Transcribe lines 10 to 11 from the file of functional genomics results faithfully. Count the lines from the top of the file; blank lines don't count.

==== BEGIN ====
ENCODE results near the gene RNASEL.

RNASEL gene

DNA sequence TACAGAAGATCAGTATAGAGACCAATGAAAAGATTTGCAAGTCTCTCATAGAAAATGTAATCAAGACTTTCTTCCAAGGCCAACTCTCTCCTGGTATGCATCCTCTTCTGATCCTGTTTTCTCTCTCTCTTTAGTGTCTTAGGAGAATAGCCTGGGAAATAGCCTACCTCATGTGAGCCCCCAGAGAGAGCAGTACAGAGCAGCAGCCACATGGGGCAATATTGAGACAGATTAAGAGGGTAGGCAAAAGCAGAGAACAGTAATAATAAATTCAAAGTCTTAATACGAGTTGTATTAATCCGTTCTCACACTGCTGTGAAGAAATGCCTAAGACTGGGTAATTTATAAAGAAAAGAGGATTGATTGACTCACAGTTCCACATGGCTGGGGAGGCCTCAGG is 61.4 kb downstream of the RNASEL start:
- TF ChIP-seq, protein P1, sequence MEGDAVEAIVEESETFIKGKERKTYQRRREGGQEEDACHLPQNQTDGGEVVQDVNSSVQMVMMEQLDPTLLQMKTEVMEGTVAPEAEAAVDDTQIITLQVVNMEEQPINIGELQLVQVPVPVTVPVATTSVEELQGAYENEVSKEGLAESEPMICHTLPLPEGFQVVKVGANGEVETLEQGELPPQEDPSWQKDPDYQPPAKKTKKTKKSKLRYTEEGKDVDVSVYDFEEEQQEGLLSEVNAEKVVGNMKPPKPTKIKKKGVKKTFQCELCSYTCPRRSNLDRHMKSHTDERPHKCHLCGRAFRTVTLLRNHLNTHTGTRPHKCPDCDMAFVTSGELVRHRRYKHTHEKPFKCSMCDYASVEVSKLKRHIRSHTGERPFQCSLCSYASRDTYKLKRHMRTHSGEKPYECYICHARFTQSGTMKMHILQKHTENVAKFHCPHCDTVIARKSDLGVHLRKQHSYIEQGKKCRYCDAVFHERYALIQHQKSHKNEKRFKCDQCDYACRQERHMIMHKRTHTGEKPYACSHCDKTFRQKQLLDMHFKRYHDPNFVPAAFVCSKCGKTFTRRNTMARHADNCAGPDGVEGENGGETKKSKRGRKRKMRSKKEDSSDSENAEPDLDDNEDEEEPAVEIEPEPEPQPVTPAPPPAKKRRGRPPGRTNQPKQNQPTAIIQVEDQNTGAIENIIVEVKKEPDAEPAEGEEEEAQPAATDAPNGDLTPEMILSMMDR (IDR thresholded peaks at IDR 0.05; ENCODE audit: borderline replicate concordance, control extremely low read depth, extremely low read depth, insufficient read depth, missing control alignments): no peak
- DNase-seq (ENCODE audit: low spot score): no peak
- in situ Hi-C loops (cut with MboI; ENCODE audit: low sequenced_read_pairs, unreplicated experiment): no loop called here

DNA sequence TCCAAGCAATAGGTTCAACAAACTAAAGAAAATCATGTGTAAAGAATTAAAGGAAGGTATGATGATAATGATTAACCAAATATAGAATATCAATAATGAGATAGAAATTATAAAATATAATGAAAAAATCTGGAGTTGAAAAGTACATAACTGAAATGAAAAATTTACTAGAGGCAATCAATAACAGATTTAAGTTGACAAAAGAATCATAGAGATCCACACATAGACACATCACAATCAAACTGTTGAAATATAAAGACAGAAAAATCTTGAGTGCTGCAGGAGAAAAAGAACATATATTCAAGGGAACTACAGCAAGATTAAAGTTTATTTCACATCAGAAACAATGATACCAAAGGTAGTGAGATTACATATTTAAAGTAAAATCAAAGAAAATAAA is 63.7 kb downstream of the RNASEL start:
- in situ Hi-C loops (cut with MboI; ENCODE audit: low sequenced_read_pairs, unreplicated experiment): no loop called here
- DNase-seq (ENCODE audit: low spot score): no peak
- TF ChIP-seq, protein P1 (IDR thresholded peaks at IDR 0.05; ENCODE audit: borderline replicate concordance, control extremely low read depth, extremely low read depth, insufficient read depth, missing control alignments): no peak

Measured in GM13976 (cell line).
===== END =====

- TF ChIP-seq, protein P1 (IDR thresholded peaks at IDR 0.05; ENCODE audit: borderline replicate concordance, control extremely low read depth, extremely low read depth, insufficient read depth, missing control alignments): no peak

Measured in GM13976 (cell line).